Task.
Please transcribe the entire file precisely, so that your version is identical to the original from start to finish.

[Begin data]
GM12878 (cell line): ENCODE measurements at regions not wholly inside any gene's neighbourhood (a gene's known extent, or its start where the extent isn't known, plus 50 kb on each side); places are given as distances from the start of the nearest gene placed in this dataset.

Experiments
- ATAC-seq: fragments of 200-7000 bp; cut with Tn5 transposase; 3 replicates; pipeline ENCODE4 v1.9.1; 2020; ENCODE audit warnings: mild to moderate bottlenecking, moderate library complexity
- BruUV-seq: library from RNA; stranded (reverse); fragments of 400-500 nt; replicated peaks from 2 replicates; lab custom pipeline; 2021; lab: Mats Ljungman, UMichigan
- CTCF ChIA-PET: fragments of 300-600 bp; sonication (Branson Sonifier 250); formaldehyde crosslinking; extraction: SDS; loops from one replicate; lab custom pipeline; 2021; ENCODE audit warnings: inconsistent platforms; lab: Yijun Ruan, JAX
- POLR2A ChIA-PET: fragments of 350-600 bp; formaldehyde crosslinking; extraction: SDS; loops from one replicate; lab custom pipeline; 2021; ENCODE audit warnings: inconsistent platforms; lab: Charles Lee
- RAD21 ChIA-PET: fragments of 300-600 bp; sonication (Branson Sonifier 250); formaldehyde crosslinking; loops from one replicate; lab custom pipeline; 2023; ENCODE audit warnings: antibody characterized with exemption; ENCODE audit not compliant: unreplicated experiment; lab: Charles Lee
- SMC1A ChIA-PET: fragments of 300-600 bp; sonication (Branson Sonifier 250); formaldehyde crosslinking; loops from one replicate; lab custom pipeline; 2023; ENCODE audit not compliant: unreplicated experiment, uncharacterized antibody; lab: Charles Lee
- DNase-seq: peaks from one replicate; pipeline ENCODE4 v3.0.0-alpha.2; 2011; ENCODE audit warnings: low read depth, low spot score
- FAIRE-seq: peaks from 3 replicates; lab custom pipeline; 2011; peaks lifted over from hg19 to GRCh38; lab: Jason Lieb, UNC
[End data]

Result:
GM12878 (cell line): ENCODE measurements at regions not wholly inside any gene's neighbourhood (a gene's known extent, or its start where the extent isn't known, plus 50 kb on each side); places are given as distances from the start of the nearest gene placed in this dataset.

Experiments
- ATAC-seq: fragments of 200-7000 bp; cut with Tn5 transposase; 3 replicates; pipeline ENCODE4 v1.9.1; 2020; ENCODE audit warnings: mild to moderate bottlenecking, moderate library complexity
- BruUV-seq: library from RNA; stranded (reverse); fragments of 400-500 nt; replicated peaks from 2 replicates; lab custom pipeline; 2021; lab: Mats Ljungman, UMichigan
- CTCF ChIA-PET: fragments of 300-600 bp; sonication (Branson Sonifier 250); formaldehyde crosslinking; extraction: SDS; loops from one replicate; lab custom pipeline; 2021; ENCODE audit warnings: inconsistent platforms; lab: Yijun Ruan, JAX
- POLR2A ChIA-PET: fragments of 350-600 bp; formaldehyde crosslinking; extraction: SDS; loops from one replicate; lab custom pipeline; 2021; ENCODE audit warnings: inconsistent platforms; lab: Charles Lee
- RAD21 ChIA-PET: fragments of 300-600 bp; sonication (Branson Sonifier 250); formaldehyde crosslinking; loops from one replicate; lab custom pipeline; 2023; ENCODE audit warnings: antibody characterized with exemption; ENCODE audit not compliant: unreplicated experiment; lab: Charles Lee
- SMC1A ChIA-PET: fragments of 300-600 bp; sonication (Branson Sonifier 250); formaldehyde crosslinking; loops from one replicate; lab custom pipeline; 2023; ENCODE audit not compliant: unreplicated experiment, uncharacterized antibody; lab: Charles Lee
- DNase-seq: peaks from one replicate; pipeline ENCODE4 v3.0.0-alpha.2; 2011; ENCODE audit warnings: low read depth, low spot score
- FAIRE-seq: peaks from 3 replicates; lab custom pipeline; 2011; peaks lifted over from hg19 to GRCh38; lab: Jason Lieb, UNC